Originally published on Thu February 26, 2015 8:45 am
The Louisiana Association of Business and Industry will push lawmakers to lower the state’s uniquely high threshold for civil jury trials in the upcoming session. LABI president Stephen Waguespack says current law violates your constitutional right to trial by jury.
“You — as a citizen — can’t get a jury unless you’re sued above $50,000,” Waguespack explains. “If you’re sued for $35-, $40-, $45-thousand, then you better hope you’re going to get assigned to the right judge, because it’s the only choice you’re going to get here.”
Saints and Pelicans owner Tom Benson is asking a judge to dismiss a lawsuit filed by family members he recently removed as heirs of his NFL and NBA teams.
Benson’s lawyers filed an answer to the lawsuit yesterday in civil district court in New Orleans. He says he made a "deliberate, reasoned and difficult decision" to change his succession plan so that Gayle Benson, his wife of 10 years, inherits control of the teams.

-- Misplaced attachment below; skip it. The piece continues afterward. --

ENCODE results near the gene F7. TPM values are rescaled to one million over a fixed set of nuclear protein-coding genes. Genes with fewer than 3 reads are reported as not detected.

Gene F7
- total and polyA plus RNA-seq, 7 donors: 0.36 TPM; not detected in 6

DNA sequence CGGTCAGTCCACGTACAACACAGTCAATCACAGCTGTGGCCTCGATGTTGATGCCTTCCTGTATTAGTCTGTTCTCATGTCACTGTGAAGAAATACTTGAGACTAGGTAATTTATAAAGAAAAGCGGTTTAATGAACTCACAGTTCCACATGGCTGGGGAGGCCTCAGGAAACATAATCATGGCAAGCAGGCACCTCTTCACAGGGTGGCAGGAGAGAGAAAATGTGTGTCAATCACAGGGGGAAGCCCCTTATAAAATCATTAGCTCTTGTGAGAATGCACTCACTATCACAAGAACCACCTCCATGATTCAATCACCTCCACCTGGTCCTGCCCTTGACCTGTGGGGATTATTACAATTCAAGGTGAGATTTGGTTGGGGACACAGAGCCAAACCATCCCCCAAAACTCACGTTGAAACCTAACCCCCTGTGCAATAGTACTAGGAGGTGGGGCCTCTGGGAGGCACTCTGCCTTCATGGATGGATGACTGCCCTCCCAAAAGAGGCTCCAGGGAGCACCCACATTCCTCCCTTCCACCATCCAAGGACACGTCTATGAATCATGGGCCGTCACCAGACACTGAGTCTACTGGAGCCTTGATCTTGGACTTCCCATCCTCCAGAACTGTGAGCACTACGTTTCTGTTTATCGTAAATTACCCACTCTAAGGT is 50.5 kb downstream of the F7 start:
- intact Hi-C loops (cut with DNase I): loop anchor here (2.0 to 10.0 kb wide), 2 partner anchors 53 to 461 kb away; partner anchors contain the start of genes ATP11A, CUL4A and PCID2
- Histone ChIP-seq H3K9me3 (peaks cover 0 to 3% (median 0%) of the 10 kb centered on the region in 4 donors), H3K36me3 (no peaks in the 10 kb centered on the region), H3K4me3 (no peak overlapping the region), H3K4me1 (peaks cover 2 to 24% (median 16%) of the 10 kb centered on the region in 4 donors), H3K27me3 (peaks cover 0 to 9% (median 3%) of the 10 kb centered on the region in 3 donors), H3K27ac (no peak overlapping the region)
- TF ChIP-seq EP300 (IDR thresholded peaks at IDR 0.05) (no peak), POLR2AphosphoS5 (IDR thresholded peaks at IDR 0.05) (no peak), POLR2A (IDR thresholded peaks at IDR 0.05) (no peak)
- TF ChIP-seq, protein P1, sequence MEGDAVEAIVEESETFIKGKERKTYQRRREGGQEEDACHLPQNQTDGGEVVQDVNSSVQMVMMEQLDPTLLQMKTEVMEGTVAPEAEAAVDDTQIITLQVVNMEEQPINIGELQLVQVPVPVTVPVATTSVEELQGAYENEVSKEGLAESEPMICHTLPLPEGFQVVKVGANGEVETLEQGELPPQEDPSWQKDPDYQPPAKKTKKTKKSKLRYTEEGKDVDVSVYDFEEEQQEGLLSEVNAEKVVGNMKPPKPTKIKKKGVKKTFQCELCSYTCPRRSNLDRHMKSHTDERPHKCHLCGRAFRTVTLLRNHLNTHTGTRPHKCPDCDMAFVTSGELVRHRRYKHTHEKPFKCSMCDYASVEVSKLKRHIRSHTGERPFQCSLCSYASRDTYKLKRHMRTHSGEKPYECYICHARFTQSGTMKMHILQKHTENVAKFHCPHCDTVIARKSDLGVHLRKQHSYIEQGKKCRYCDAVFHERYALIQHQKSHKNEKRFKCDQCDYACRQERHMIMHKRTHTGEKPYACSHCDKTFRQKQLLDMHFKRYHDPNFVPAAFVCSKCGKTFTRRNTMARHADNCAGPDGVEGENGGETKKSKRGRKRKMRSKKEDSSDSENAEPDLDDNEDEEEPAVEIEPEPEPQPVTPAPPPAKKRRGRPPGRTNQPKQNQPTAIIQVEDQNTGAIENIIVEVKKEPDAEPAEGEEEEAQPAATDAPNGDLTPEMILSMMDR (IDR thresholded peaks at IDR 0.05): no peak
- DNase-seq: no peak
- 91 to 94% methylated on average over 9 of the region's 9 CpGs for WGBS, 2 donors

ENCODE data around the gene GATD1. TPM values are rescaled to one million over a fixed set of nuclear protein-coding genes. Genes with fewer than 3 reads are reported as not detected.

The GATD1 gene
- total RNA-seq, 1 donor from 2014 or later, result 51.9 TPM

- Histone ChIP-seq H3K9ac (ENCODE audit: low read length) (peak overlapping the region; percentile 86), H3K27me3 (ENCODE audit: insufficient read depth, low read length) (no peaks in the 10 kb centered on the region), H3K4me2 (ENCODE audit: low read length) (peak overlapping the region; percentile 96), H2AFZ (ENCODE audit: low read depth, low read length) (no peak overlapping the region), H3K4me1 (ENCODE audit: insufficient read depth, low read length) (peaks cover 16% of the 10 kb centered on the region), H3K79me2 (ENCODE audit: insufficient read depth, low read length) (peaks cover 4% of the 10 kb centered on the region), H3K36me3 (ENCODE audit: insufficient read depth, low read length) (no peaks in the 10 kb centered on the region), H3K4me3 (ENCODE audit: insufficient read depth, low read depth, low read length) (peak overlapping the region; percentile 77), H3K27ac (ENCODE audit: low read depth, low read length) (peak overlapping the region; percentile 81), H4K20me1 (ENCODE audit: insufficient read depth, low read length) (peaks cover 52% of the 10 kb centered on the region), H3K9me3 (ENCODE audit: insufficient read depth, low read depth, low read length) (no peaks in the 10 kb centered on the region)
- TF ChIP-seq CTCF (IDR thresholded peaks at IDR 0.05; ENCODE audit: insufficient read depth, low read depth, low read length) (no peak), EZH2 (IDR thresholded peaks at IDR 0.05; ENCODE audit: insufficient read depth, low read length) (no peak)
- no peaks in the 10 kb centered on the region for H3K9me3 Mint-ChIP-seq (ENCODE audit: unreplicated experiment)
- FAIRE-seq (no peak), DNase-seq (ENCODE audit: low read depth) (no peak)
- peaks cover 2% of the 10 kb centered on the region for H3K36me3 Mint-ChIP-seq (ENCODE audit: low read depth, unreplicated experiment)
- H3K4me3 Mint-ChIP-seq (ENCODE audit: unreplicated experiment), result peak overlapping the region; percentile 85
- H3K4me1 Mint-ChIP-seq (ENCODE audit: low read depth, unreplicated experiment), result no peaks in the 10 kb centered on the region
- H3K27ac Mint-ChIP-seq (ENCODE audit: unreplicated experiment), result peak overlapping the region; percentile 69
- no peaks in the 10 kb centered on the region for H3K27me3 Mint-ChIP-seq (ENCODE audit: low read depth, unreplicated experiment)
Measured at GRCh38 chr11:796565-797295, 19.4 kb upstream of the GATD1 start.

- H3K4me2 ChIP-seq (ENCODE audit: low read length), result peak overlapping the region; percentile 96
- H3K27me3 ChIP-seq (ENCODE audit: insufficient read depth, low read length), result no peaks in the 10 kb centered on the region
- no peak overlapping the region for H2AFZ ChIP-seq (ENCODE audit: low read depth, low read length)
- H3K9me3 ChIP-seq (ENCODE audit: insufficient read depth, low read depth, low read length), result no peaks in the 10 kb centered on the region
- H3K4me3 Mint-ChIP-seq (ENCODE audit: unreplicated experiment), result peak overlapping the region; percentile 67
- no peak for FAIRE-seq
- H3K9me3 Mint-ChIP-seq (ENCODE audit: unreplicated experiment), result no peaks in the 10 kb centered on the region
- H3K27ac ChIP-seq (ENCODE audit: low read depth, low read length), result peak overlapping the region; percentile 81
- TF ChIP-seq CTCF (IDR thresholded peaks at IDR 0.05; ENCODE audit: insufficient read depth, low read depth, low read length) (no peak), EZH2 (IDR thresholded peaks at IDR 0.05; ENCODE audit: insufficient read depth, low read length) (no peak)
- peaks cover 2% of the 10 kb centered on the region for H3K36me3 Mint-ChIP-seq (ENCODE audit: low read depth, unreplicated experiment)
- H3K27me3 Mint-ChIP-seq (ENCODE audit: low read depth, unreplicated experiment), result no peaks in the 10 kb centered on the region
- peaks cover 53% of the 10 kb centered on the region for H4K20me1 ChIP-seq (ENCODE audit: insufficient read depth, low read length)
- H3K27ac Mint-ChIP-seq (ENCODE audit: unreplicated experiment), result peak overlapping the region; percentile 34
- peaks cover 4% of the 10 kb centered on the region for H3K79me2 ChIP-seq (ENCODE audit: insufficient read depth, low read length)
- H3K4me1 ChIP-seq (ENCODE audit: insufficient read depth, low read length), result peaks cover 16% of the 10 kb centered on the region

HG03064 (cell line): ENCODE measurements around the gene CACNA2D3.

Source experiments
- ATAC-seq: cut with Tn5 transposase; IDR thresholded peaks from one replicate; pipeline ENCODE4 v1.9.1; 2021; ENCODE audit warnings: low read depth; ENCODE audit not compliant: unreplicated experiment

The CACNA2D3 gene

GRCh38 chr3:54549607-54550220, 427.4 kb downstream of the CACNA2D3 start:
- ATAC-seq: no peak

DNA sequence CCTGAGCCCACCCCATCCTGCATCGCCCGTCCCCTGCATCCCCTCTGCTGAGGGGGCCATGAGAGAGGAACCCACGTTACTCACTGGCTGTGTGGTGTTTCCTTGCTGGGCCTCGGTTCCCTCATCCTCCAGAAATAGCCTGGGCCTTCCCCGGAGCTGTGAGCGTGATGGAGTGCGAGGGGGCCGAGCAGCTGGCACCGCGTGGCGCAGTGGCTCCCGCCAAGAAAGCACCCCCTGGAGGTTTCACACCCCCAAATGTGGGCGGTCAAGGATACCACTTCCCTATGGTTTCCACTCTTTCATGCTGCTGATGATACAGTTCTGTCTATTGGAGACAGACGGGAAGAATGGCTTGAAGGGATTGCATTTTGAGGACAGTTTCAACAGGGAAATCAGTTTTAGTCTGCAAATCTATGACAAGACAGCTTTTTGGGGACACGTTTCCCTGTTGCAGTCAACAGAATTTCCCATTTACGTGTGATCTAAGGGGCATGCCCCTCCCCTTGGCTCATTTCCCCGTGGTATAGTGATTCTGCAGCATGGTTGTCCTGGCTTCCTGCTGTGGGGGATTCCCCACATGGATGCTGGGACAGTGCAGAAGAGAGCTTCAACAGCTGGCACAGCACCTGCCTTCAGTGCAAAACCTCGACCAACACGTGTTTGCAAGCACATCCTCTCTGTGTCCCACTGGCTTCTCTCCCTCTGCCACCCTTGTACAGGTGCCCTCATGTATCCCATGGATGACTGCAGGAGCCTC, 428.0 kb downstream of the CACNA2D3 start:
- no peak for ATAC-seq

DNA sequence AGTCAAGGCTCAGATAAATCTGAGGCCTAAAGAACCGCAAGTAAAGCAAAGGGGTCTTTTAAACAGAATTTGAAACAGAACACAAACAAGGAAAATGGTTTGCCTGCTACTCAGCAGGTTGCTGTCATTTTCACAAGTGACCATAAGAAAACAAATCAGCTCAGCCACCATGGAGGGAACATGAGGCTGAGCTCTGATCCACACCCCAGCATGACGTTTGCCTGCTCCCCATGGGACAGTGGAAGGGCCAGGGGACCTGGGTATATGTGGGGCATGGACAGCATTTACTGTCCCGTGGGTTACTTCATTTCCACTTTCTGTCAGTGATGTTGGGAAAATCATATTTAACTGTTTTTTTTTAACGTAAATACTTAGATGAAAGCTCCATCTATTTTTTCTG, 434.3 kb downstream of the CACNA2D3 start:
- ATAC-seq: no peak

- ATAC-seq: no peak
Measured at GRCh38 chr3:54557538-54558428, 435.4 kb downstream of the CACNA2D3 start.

Lawyers for BP and the government are set to begin the third and final phase today of the trial over its 2010 oil spill. A Tulane University expert on maritime law says there are billions of dollars at stake.
Federal judge Carl Barbier has been overseeing the complex litigation over the 2010 disaster.
Tulane law professor Martin Davies is director of the Tulane Maritime Law Center. He says that process has proven much faster than scheduling jury trials. Barbier has already made key rulings in the case.
Arguments were heard in New Orleans challenging Louisiana’s Defense of Marriage Act, which denies marriage to same sex couples.
Louisiana was one of three Defense of Marriage Act cases heard by the US Fifth Circuit Court of Appeals. In addition to Louisiana, cases for Mississippi and Texas were also heard by the three-judge panel.
Ken Upton is the Senior Counsel for Lambda Legal. That organization is representing a group of seven Louisiana same sex couples who are appealing a recent federal judge’s decision to uphold the state ban.
The U.S. Supreme Court is considering whether to take up Robicheaux v. George -- the case challenging Louisiana’s ban on the marriage of same-sex couples. It may be the case that decides the issue once and for all for the entire nation.